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This article examines the international trade and human rights obligations of the United States as they relate to net neutrality to determine the extent to which the approach adopted by the Federal Communications Commission (FCC) in 2015 to promote an open Internet complies with those obligations. In March of that year, the FCC adopted new rules to promote and protect an open Internet that, inter alia, reclassified broadband providers as common carriers subject to nondiscrimination obligations and codified strong net neutrality protections. The authors argue that the 2015 FCC Order, contrary to its predecessors, largely meets the requirements of the international trade and human rights treaties to which the United States is a party.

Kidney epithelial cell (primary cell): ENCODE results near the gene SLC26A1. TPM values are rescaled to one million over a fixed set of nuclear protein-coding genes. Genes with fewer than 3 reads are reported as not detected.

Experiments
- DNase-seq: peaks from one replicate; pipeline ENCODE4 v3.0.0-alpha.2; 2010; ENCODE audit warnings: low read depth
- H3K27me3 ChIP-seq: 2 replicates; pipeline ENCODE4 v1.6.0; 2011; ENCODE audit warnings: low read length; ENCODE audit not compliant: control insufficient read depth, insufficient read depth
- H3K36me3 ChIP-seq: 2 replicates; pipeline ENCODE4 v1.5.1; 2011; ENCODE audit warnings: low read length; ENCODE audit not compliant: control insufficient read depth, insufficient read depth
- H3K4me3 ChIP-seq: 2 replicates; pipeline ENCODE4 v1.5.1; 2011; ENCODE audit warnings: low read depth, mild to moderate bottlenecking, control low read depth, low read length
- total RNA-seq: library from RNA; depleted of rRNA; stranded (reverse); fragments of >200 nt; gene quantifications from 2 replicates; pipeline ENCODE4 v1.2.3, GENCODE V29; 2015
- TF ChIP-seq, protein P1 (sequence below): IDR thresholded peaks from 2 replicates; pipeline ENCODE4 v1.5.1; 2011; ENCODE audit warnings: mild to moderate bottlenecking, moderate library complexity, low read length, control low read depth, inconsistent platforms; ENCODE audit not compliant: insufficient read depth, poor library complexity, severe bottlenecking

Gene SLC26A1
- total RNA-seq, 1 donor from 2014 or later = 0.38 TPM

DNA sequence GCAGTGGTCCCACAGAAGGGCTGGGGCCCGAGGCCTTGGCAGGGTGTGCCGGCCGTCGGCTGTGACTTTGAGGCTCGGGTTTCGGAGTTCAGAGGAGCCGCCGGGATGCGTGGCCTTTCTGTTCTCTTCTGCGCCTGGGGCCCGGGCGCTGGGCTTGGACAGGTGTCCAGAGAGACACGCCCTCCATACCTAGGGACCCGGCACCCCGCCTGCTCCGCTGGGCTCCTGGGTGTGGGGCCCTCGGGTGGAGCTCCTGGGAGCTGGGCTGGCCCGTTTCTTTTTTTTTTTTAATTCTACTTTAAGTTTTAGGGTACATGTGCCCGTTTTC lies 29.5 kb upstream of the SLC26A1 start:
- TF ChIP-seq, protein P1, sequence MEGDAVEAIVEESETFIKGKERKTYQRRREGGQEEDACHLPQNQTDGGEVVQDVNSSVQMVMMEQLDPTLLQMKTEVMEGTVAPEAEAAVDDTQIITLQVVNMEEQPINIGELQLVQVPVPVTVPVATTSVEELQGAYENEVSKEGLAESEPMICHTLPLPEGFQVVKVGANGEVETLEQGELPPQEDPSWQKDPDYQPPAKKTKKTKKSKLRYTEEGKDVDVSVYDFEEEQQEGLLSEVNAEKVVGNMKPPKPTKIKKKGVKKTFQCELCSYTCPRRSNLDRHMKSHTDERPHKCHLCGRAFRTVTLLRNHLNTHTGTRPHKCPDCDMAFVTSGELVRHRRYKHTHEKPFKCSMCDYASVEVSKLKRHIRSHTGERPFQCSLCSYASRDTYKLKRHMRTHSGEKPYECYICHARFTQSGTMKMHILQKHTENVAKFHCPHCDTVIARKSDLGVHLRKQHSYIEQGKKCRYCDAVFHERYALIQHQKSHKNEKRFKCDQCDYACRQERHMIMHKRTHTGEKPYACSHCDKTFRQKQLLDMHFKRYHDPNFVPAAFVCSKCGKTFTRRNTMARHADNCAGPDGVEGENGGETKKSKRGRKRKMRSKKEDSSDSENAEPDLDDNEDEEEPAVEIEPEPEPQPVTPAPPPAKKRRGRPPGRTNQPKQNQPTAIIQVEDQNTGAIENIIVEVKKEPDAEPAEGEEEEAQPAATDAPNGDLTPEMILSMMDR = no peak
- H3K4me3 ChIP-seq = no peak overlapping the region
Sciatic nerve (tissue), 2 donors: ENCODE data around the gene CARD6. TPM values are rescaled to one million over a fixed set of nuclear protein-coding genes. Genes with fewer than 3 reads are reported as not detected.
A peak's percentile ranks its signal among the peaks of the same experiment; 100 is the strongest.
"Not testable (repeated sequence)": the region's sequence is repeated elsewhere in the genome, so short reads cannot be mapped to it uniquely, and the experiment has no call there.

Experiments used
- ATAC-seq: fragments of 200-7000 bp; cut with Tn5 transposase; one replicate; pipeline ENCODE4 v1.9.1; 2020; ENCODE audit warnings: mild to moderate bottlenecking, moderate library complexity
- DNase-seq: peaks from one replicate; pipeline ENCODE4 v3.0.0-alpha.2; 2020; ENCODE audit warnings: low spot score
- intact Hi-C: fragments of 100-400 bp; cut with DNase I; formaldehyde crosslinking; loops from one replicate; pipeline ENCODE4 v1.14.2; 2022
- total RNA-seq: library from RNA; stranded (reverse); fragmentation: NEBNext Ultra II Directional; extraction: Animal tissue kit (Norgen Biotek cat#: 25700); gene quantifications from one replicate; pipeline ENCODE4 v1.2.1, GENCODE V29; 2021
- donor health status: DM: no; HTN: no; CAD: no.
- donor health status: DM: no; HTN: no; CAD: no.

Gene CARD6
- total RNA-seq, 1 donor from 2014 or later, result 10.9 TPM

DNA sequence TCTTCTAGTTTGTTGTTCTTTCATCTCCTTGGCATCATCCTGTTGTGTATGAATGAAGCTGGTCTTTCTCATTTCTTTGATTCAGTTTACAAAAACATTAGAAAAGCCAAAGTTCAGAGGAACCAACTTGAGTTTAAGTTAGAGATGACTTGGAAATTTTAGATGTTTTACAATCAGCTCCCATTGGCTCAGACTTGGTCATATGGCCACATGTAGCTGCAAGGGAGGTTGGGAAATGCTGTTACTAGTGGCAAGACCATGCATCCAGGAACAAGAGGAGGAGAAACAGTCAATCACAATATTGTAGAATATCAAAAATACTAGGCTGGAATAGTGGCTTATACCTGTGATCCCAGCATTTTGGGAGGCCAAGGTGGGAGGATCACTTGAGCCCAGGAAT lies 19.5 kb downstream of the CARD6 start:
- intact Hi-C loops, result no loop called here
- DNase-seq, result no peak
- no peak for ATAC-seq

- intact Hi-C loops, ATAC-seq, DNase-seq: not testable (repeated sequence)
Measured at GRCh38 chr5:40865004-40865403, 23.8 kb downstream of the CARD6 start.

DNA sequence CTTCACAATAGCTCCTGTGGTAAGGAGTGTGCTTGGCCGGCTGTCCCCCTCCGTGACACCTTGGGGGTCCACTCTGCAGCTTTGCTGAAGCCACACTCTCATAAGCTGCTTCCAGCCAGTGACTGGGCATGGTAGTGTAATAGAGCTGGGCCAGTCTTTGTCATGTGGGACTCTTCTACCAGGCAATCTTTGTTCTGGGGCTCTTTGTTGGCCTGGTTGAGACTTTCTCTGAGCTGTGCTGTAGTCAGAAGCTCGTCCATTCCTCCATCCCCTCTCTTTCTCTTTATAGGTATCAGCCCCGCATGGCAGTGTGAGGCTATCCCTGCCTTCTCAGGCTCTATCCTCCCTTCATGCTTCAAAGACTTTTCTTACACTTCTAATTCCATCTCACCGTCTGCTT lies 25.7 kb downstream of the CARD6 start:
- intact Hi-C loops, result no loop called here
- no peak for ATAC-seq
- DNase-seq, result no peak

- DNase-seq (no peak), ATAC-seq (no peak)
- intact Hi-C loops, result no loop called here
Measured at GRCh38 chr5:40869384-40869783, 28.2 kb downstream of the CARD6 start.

Even so, we conclude that gaps in the 2015 Rules mean that the United States may still be liable under international law for potential failures to ensure that net neutrality and nondiscrimination principles are adequately protected. In particular, the dual issues of zero-rating and interconnection remain as potential threats to strong net neutrality in this country. This is because, as a member of the World Trade Organization (WTO) and a party to the ICCPR, the United States is bound to respect principles of nondiscrimination and free expression when regulating essential communications media like the Internet. Any FCC rule that does not meaningfully protect net neutrality at all levels of interconnectivity would run afoul of these international obligations and expose the United States to legal action by other governments and individuals prejudiced by its actions.

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